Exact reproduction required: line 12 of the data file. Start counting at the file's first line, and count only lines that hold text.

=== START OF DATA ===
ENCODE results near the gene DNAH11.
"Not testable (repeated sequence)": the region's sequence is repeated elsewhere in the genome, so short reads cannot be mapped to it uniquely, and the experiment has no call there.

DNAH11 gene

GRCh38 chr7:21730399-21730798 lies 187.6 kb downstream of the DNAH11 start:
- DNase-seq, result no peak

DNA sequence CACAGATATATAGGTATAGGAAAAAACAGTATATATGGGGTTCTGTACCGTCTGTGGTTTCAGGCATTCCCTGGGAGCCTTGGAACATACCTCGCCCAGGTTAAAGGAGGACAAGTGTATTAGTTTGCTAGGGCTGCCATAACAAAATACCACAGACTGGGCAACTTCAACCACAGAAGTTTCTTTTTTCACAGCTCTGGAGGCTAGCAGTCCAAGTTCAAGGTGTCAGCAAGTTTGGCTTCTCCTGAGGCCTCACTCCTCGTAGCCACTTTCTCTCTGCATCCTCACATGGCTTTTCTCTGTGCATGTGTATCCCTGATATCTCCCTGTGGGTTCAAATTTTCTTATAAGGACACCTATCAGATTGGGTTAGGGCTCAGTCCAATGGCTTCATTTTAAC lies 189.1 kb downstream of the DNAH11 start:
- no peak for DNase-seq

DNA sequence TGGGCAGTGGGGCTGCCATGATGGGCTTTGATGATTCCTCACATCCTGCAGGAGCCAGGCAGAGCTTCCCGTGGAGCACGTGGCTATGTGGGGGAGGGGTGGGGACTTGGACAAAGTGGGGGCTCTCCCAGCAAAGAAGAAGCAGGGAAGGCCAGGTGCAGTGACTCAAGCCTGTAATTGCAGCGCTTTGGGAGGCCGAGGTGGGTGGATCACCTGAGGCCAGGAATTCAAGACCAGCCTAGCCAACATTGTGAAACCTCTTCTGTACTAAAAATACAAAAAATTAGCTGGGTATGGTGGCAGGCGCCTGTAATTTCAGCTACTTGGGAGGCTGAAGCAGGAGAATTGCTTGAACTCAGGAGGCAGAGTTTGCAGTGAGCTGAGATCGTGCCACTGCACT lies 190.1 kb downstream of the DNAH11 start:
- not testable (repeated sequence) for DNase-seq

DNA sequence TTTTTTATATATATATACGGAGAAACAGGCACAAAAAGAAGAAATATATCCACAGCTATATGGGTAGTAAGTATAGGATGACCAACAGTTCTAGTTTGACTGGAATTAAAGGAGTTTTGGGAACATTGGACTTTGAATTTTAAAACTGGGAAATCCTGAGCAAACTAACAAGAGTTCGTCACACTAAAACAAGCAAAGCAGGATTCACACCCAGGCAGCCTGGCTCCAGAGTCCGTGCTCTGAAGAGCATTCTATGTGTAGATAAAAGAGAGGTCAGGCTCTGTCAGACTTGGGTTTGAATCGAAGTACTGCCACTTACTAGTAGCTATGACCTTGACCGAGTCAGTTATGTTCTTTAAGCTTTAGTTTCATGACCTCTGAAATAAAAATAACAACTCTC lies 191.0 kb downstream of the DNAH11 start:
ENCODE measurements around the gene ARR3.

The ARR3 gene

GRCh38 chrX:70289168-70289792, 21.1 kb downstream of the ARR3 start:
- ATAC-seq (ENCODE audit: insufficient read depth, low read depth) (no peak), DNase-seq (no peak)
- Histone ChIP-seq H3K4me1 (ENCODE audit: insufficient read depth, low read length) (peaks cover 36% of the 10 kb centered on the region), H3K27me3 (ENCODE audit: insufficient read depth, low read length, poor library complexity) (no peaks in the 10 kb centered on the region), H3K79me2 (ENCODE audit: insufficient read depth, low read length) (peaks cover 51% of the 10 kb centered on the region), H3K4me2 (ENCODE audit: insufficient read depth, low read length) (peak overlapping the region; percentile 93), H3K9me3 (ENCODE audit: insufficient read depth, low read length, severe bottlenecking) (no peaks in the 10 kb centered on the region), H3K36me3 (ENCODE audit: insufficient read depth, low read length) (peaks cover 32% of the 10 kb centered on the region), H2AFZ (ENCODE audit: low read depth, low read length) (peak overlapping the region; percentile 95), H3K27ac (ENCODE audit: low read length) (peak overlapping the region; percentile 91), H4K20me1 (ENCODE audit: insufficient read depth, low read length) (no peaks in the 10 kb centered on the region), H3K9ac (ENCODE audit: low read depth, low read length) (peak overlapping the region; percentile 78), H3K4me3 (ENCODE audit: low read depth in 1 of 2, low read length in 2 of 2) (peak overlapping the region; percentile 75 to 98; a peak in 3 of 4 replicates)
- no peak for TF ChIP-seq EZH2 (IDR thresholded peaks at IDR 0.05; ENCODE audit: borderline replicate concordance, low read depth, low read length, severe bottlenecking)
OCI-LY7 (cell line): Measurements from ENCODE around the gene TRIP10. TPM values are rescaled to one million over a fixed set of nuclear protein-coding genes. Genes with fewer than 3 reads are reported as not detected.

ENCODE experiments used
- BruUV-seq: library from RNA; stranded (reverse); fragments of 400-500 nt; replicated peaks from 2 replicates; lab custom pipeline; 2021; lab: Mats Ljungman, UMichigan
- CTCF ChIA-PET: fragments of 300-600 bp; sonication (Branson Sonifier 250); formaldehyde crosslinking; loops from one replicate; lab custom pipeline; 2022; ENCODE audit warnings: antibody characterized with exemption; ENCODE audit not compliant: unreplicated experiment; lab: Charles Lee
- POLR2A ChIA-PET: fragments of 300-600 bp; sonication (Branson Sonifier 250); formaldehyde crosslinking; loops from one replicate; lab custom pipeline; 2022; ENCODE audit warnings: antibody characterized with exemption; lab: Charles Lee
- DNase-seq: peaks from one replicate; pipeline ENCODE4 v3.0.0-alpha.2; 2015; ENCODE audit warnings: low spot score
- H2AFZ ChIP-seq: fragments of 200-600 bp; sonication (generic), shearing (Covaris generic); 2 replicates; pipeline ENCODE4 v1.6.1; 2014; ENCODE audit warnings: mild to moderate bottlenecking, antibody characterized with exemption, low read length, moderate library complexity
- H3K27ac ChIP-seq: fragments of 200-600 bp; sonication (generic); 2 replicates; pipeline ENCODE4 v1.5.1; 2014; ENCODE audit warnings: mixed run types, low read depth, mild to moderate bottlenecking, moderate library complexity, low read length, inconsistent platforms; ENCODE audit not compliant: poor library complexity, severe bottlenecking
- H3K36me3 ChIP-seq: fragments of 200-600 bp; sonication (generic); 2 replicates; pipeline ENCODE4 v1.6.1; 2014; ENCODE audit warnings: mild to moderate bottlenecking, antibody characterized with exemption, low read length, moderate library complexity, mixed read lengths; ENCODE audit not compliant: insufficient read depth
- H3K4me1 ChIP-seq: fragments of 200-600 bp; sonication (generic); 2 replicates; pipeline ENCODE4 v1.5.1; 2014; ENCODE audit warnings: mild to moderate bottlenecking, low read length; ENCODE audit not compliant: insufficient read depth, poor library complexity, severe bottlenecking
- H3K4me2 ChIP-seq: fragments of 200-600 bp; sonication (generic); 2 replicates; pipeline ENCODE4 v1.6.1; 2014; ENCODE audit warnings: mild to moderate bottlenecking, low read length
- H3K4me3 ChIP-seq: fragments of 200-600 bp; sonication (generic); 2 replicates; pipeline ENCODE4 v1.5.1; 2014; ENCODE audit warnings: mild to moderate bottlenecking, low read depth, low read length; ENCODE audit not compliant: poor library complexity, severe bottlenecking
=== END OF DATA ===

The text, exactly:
The ARR3 gene